by Marguerite Kearns
I didn’t realize as a child the extent to which my grandfather Wilmer Kearns was different. He defied the social norms of his day by marrying Edna May Buckman, my grandmother. While she tended toward being respectable and “dignified,” her best friend Bess was a different story. No wonder her father, Mr. Weiss, blew his stack when daughter Bess announced that she not only wanted an education, but she had no intention about getting married either. To me, Bess didn’t fit into her clothes, just as she stood out in the world around her.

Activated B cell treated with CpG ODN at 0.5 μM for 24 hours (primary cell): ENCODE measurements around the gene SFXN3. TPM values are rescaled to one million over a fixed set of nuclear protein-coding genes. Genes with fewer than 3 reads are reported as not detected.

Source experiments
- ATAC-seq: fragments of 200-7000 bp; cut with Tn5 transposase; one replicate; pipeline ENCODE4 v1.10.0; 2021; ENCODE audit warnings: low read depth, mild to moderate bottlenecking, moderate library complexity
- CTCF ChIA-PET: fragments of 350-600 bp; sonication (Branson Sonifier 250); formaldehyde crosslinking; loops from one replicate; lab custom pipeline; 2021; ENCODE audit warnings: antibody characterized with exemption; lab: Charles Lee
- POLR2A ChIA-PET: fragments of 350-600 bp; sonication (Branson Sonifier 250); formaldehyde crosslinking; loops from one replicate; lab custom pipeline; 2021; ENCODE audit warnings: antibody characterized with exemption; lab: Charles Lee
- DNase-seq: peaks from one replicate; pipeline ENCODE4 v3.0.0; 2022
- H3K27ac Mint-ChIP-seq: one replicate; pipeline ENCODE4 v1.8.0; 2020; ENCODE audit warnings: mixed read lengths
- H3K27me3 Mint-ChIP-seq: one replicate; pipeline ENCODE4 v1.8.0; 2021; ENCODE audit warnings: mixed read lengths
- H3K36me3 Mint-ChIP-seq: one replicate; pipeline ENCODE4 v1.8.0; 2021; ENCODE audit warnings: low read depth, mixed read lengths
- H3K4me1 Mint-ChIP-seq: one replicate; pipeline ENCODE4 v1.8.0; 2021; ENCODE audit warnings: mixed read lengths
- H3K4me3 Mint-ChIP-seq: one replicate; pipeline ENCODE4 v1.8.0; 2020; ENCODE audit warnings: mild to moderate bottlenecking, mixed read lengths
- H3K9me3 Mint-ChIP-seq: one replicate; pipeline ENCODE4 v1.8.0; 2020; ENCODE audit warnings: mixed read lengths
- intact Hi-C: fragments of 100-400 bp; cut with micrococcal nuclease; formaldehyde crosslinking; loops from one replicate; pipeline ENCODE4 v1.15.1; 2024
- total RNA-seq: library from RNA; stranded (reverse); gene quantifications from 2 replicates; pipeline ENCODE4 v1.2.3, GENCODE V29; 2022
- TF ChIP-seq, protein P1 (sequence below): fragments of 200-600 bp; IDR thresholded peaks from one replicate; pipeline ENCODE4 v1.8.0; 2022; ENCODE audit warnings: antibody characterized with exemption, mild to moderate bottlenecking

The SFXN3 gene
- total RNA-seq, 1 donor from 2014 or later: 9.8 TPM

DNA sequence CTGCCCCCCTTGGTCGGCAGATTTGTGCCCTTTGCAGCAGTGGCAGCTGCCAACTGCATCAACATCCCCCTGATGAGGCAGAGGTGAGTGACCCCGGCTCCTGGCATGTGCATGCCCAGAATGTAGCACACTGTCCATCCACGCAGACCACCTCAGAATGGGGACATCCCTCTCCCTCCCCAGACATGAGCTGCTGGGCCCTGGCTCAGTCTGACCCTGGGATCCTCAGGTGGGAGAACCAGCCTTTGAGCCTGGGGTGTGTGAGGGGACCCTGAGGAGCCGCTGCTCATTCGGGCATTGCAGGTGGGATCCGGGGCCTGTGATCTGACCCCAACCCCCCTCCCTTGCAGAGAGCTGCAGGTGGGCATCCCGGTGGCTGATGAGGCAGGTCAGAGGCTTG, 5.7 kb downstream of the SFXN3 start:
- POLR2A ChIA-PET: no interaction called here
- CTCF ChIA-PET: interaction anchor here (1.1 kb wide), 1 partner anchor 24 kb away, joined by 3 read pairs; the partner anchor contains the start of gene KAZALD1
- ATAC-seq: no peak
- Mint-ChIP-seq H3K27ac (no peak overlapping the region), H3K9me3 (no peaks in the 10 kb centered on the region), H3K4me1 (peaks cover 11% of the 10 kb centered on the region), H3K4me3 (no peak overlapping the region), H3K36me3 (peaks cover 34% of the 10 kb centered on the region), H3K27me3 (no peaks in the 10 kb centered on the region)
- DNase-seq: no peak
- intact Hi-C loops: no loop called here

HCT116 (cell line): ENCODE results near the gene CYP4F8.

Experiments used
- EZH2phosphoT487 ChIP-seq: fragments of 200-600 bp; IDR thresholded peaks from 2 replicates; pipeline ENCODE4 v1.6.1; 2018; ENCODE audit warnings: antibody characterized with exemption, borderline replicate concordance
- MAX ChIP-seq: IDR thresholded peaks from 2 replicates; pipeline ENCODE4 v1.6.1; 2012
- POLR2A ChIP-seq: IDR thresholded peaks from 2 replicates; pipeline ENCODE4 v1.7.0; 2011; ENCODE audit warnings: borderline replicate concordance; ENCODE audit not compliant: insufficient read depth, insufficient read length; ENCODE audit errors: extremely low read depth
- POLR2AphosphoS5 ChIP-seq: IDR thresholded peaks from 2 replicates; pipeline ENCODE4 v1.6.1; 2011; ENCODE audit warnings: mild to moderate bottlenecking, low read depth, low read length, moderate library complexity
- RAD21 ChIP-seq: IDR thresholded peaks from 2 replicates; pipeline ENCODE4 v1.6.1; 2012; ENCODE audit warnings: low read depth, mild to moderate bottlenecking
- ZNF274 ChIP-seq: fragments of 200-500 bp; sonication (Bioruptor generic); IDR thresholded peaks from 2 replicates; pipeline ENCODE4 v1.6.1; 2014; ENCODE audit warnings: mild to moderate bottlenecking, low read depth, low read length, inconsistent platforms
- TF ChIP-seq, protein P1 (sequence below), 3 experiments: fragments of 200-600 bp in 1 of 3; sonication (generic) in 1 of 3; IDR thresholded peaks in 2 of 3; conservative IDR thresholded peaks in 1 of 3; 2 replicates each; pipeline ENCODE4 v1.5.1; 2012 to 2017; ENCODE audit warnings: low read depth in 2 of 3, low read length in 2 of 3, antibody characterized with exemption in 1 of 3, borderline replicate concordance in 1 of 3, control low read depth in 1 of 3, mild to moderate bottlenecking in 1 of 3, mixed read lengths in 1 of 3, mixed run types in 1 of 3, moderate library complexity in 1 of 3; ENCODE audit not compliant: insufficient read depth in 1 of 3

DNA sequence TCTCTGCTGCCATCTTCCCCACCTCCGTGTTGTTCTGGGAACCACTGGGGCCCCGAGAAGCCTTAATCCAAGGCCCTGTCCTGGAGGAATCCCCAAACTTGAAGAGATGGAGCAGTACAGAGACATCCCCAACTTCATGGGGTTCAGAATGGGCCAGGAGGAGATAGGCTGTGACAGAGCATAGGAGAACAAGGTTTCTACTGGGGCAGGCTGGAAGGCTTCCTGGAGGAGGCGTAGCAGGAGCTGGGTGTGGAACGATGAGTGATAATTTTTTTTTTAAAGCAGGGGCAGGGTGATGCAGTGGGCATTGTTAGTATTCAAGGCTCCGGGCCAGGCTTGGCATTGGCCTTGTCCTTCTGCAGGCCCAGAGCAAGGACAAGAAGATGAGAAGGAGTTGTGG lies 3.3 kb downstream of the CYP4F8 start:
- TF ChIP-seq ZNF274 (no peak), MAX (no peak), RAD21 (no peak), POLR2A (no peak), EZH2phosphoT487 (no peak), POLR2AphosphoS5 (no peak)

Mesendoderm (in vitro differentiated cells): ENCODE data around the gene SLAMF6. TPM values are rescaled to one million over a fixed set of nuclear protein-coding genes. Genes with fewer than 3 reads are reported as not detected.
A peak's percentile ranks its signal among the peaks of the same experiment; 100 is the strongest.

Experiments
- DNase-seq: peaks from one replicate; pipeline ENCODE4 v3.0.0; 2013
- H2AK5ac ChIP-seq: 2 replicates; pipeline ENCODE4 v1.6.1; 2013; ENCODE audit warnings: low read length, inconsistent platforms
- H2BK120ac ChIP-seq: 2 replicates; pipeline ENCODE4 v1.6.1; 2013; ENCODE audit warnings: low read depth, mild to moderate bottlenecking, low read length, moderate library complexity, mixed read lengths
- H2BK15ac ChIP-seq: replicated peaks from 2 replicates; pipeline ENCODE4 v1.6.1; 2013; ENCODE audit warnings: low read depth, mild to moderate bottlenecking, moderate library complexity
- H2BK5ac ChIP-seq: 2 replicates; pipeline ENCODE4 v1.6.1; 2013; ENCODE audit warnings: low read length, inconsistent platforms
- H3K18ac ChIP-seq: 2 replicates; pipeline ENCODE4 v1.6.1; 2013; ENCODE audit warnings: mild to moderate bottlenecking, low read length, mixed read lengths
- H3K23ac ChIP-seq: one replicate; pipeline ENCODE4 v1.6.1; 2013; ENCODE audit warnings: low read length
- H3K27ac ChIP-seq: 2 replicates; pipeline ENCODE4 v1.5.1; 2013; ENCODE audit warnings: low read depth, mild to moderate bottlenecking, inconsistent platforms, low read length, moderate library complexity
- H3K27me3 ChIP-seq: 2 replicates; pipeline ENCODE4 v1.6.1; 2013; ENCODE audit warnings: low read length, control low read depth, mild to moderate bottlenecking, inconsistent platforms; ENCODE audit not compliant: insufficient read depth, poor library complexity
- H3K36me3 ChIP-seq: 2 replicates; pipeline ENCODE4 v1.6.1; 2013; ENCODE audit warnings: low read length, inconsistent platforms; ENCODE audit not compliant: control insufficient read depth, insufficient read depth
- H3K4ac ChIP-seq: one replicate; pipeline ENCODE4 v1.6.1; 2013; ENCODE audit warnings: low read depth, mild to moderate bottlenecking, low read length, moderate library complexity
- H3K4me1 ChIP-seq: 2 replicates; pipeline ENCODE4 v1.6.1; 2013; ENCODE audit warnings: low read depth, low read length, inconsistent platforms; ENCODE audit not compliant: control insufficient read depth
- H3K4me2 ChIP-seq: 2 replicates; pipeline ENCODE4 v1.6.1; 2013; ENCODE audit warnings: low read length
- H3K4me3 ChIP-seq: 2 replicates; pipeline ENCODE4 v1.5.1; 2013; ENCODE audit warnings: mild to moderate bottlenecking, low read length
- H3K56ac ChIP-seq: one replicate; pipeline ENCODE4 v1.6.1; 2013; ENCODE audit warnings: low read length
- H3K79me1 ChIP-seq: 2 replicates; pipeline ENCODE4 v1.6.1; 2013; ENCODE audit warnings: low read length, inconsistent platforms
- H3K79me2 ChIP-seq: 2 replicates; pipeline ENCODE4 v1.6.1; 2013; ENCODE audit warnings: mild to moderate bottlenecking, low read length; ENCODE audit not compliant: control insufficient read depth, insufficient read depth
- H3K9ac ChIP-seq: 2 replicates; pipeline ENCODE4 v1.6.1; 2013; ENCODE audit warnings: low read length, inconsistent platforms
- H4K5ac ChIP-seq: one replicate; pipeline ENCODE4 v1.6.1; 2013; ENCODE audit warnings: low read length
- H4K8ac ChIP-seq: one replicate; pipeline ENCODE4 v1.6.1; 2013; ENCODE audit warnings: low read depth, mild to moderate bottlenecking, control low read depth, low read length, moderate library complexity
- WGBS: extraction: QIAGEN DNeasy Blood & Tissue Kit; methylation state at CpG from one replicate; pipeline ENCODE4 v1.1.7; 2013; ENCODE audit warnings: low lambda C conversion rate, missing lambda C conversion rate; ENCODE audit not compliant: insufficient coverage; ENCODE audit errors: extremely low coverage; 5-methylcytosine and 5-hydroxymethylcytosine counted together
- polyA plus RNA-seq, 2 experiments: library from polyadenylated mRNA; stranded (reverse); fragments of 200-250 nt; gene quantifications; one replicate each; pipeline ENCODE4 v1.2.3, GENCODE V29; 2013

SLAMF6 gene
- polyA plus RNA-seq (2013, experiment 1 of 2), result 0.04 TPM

DEFYING GENDER EXPECTATIONS GOT BESS INTO TROUBLE
Bess was the type to be considered “mannish.” She defied gender norms. He father considered her abnormal and strange. She didn’t fit the profile of a young unmarried woman. Edna and Bess remained friends over the years in spite of the differences between the two women. So as my grandfather and mother told me about my grandmother Edna. I also found out about her best friend, Bess.
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